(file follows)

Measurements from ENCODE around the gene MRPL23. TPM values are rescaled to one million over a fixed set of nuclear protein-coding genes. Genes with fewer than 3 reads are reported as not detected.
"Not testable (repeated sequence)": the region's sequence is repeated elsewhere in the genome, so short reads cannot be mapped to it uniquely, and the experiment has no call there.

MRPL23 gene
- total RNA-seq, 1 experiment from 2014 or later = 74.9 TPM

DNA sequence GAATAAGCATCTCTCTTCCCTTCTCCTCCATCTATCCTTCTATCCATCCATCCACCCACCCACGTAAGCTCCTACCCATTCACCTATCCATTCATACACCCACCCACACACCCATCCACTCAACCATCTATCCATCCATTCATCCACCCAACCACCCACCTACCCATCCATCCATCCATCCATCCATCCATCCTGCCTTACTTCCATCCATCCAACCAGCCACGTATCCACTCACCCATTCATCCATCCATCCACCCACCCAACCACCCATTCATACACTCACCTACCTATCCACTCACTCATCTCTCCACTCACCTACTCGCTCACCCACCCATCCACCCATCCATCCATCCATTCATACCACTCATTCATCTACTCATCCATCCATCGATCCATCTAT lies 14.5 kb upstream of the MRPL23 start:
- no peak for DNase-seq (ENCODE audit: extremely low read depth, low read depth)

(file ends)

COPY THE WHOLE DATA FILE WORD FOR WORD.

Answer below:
Measurements from ENCODE around the gene MRPL23. TPM values are rescaled to one million over a fixed set of nuclear protein-coding genes. Genes with fewer than 3 reads are reported as not detected.
"Not testable (repeated sequence)": the region's sequence is repeated elsewhere in the genome, so short reads cannot be mapped to it uniquely, and the experiment has no call there.

MRPL23 gene
- total RNA-seq, 1 experiment from 2014 or later = 74.9 TPM

DNA sequence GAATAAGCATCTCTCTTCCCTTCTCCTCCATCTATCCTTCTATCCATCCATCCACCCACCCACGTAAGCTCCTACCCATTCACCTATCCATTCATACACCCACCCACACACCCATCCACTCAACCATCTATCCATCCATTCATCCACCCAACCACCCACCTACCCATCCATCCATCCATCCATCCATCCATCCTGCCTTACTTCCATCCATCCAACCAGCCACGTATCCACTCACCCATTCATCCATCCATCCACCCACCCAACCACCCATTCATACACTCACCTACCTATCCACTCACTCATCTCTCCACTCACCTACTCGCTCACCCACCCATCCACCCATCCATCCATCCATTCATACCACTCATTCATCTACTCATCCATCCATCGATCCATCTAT lies 14.5 kb upstream of the MRPL23 start:
- no peak for DNase-seq (ENCODE audit: extremely low read depth, low read depth)